The Usher Hall is a 5 star concert hall, situated on Lothian Road, in the west end of Edinburgh, Scotland. It has hosted concerts and events since its construction in 1914 and can hold approximately 2,200 people in its recently restored auditorium, which is well loved by performers due to its acoustics. The Hall is flanked by The Royal Lyceum Theatre on the right and The Traverse Theatre on the left. Historic Scotland has registered the Hall with Category A listed building status.
The construction of the hall was funded by Andrew Usher, a whisky distiller and blender, who donated £100,000 to the city specifically to fund a new concert hall. The choice of site caused early delays but in 1910 an architectural competition was announced with the requirement that the hall be simple but dignified. The winning bid (one of 130 entries) came from Stockdale Harrison & Howard H Thomson of Leicester. The design was partly a backlash against Victorian Gothic, with a return to classical features owing much to the Beaux-Arts style. On 19 July 1911, George V and Queen Mary laid two memorial stones, an event attended by over a thousand people.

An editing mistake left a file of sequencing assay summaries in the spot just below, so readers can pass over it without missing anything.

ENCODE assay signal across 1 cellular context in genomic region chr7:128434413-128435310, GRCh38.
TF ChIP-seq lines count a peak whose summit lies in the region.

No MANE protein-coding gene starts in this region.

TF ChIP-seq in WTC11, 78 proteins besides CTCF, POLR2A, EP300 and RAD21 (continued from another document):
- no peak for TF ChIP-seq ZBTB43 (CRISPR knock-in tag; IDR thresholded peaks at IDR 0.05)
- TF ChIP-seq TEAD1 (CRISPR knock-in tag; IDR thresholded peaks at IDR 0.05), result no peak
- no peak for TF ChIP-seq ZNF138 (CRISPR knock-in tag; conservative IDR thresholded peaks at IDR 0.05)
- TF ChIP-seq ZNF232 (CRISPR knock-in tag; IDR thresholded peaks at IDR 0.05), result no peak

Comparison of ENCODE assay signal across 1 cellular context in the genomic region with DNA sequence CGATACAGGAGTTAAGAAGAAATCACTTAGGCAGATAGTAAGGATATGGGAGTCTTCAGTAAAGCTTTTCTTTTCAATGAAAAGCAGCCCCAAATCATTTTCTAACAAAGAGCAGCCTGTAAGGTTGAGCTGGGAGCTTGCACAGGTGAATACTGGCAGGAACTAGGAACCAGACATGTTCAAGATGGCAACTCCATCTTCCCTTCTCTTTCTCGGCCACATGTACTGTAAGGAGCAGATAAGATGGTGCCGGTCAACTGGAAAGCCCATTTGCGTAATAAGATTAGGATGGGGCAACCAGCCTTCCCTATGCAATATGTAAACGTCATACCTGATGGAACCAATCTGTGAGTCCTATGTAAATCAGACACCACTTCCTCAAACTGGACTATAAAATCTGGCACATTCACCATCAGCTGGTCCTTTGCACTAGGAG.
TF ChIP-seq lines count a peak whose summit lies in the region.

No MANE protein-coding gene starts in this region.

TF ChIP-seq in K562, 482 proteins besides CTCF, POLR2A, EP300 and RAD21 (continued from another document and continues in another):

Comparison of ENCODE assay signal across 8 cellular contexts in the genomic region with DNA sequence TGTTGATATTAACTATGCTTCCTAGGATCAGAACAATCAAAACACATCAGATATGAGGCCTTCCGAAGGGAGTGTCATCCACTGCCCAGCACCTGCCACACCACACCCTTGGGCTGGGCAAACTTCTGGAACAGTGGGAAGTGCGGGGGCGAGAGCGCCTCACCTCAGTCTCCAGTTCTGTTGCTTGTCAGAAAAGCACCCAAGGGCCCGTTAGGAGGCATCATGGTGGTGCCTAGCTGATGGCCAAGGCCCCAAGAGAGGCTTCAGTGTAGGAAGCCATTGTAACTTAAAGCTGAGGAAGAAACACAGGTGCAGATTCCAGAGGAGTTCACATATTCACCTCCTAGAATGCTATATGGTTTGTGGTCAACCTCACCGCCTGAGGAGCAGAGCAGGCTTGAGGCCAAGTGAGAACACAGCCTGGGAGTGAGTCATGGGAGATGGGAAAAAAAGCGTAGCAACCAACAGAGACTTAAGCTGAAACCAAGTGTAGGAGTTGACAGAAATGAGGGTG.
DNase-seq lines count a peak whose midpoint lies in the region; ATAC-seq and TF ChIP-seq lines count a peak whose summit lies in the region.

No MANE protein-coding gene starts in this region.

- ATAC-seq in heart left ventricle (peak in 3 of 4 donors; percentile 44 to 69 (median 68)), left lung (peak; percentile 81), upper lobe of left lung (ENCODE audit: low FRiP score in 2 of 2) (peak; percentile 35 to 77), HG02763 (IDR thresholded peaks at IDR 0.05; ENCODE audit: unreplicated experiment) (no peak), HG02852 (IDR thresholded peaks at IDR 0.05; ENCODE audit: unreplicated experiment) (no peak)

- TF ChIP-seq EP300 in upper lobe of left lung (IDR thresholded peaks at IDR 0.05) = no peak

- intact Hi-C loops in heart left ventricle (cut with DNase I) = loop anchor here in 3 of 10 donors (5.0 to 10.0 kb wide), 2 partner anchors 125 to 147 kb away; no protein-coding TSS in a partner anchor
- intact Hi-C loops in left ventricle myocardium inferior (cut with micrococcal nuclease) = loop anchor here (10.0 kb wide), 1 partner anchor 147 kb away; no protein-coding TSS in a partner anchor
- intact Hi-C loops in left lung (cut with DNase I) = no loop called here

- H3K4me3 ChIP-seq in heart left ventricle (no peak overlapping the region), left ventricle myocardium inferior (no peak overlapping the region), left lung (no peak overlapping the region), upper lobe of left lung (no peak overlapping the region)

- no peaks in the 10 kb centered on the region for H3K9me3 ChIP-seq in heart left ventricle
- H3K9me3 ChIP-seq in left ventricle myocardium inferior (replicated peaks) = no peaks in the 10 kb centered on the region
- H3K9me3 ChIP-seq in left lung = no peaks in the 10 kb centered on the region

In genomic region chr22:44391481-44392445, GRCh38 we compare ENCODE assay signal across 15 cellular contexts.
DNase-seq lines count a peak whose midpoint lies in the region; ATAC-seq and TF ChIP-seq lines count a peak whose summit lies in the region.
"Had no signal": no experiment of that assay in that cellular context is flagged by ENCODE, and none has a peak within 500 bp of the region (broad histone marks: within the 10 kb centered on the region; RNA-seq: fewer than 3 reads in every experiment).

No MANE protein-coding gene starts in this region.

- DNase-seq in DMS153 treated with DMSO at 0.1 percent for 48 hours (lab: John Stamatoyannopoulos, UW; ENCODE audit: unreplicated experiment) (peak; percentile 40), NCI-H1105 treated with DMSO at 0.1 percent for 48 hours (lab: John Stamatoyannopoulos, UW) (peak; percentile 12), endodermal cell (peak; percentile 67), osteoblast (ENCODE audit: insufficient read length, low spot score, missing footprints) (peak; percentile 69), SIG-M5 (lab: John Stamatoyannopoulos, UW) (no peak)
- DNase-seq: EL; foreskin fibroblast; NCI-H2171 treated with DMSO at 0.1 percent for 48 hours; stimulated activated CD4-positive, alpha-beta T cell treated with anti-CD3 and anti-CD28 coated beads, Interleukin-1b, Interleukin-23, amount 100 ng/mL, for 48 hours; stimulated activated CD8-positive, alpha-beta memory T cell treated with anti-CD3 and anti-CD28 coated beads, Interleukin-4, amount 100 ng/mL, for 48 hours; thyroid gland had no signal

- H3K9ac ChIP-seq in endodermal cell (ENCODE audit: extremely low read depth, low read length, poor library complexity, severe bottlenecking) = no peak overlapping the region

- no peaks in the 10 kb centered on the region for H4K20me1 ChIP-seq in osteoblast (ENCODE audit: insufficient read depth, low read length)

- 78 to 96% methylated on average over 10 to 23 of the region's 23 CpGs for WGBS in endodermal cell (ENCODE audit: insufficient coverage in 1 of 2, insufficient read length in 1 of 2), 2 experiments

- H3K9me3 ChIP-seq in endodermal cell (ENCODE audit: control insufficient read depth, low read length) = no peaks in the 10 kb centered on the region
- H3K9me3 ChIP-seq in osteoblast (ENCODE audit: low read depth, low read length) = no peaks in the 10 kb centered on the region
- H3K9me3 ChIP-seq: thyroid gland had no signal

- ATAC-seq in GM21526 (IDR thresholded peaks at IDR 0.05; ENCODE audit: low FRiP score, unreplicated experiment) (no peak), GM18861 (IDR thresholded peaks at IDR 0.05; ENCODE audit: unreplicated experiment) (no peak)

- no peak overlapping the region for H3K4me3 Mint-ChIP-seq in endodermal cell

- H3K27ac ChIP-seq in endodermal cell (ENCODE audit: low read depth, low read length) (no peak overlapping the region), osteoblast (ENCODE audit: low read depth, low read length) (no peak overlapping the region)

Still owned and managed by the City of Edinburgh Council,